Presiding over all of these wannabe singers is caustic bartender Shannon (Ashley Yates) and karaoke jock Kenny (Chase Wheaton-Werle). Shannon’s dour demeanor and businesslike attitude contrast in the best way with Kenny’s desperate, sycophantic desire to be liked. But there is one thing that all of these denizens of the “finest karaoke bar in Cleveland” have in common: a deep affection for the music. They may not all agree about what’s good, but they know what they like. (One thing Shannon doesn’t like is “Don’t Stop Believing”; she has hung a sign forbidding it to be played.) Whether or not they sing these songs well, they derive great pleasure from the experience.

Under Kim Boler’s solid direction, the regulars embody many different karaoke types. There is the good singer who imagines herself a superstar when she gets behind the microphone and takes it all very, very seriously. There are the big, bold types who (like Miles) make their every turn at the mic a memorable occasion. There are quieter types who are not at all comfortable singing in public. And there is Diana, who has not actually sung at the club for years even though she once dreamed of going to Chicago and trying her luck as a singer. Despite the large number of characters vying for attention here, Boler makes sure that each of them has the opportunity to develop clear and individual traits that define them. And no one is more blatantly individual than Bullington’s Ethan, who doesn’t fit in at all in this low-key neighborhood bar with his affected pronunciation, his exaggeratedly effeminate hand motions, his intense love for cider, and his dislike of music of all kinds. (Well, he does acknowledge that he will play Enya in his new bar because, he says, Enya is not really music.)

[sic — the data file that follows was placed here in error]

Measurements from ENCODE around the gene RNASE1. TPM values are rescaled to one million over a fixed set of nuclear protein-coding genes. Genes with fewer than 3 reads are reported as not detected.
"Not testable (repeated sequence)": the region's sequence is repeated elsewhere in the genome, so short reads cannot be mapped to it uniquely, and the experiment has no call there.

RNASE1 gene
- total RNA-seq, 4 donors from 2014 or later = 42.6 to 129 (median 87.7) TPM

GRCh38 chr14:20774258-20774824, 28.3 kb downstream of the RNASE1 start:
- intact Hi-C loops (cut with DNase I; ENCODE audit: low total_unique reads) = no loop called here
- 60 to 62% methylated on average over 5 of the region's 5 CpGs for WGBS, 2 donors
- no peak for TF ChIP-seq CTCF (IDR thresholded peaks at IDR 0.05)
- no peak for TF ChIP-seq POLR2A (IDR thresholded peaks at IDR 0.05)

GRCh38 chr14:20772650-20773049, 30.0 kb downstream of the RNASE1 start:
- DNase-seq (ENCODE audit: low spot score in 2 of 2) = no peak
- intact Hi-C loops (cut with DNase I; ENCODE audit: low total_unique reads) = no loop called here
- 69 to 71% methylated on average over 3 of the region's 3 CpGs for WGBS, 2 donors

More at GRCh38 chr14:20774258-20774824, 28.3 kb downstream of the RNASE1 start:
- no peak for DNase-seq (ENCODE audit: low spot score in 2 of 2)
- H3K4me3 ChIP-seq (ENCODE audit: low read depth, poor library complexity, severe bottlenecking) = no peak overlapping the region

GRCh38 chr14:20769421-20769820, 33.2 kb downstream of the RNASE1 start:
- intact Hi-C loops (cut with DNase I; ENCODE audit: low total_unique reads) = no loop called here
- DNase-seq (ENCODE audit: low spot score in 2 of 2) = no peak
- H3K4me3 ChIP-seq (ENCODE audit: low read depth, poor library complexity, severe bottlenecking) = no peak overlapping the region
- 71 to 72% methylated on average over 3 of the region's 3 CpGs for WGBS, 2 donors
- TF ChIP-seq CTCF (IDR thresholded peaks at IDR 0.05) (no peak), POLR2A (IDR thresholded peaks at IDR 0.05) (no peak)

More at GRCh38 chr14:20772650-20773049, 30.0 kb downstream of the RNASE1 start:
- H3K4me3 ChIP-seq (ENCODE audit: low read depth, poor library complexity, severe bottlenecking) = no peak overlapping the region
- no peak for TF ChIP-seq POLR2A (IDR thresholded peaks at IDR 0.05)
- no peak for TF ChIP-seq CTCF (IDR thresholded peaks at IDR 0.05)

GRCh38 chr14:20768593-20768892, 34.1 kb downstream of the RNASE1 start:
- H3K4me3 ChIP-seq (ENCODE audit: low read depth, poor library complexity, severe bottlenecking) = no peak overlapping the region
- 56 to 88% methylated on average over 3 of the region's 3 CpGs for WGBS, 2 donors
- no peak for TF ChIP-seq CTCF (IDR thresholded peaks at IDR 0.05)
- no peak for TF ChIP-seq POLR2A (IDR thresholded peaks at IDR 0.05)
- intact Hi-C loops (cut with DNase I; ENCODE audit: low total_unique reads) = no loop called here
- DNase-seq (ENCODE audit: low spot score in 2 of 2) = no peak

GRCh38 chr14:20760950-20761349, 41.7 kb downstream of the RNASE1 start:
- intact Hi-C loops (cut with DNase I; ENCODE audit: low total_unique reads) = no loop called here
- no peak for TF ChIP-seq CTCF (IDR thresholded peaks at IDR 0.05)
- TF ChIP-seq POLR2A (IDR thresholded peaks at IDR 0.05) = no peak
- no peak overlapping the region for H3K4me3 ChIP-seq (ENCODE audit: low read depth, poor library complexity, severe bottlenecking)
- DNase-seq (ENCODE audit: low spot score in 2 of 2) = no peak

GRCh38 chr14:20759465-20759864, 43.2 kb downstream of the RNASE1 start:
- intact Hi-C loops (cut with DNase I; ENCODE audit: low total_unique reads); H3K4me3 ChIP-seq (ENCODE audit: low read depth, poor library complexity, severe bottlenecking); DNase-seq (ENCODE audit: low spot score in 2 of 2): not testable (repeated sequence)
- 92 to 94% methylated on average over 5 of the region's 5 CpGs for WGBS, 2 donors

Last Night in Karaoke Town is not a profound play, nor is it full of unexpected twists. In general, the characters reach the end of the evening exactly as you’d expect them to despite occasional meltdowns along the way. But it isn’t supposed to be profound or surprising; it’s a celebration of friendship and comaraderie based on mutual interests and a recognition that change is inevitable. And with its fun characters and all of those songs—even the ones that are simply bad are lots of fun—it feels a lot like a party even though it is also a goodbye. (And it closes with the perfect final tune.) This play won’t change your life, but it will entertain you, and sometimes that’s exactly what you need.

Last Night in Karaoke Town is now playing at Factory Theater, 1623 W. Howard St, Chicago, IL, until Mar 28. The show runs approximately 90 minutes; there is no intermission. Check the website for specific dates, times, and tickets. Find more information about current plays in our front page recs and attheatreinchicago.com.